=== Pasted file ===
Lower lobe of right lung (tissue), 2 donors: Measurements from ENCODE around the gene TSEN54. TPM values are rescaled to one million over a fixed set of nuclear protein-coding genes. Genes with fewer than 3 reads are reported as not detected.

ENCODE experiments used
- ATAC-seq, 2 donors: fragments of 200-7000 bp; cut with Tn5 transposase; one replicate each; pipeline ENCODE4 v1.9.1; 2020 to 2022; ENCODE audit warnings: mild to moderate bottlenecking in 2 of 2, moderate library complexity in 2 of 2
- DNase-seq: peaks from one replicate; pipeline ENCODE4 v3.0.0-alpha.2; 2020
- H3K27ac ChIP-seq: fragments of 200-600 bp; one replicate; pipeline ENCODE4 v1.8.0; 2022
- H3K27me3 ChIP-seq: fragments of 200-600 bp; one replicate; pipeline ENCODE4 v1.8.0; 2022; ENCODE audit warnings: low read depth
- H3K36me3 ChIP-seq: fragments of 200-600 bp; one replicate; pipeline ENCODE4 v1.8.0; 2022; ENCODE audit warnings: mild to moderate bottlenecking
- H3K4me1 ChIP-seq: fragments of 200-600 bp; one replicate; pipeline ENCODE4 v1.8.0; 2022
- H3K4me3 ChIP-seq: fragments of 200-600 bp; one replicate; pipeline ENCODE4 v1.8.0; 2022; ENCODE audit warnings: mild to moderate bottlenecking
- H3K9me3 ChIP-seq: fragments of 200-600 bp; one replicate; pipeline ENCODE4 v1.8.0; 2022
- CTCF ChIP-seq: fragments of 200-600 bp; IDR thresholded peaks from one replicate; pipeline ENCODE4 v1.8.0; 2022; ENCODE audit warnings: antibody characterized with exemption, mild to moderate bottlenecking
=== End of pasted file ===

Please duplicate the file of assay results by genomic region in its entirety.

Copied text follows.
Lower lobe of right lung (tissue), 2 donors: Measurements from ENCODE around the gene TSEN54. TPM values are rescaled to one million over a fixed set of nuclear protein-coding genes. Genes with fewer than 3 reads are reported as not detected.

ENCODE experiments used
- ATAC-seq, 2 donors: fragments of 200-7000 bp; cut with Tn5 transposase; one replicate each; pipeline ENCODE4 v1.9.1; 2020 to 2022; ENCODE audit warnings: mild to moderate bottlenecking in 2 of 2, moderate library complexity in 2 of 2
- DNase-seq: peaks from one replicate; pipeline ENCODE4 v3.0.0-alpha.2; 2020
- H3K27ac ChIP-seq: fragments of 200-600 bp; one replicate; pipeline ENCODE4 v1.8.0; 2022
- H3K27me3 ChIP-seq: fragments of 200-600 bp; one replicate; pipeline ENCODE4 v1.8.0; 2022; ENCODE audit warnings: low read depth
- H3K36me3 ChIP-seq: fragments of 200-600 bp; one replicate; pipeline ENCODE4 v1.8.0; 2022; ENCODE audit warnings: mild to moderate bottlenecking
- H3K4me1 ChIP-seq: fragments of 200-600 bp; one replicate; pipeline ENCODE4 v1.8.0; 2022
- H3K4me3 ChIP-seq: fragments of 200-600 bp; one replicate; pipeline ENCODE4 v1.8.0; 2022; ENCODE audit warnings: mild to moderate bottlenecking
- H3K9me3 ChIP-seq: fragments of 200-600 bp; one replicate; pipeline ENCODE4 v1.8.0; 2022
- CTCF ChIP-seq: fragments of 200-600 bp; IDR thresholded peaks from one replicate; pipeline ENCODE4 v1.8.0; 2022; ENCODE audit warnings: antibody characterized with exemption, mild to moderate bottlenecking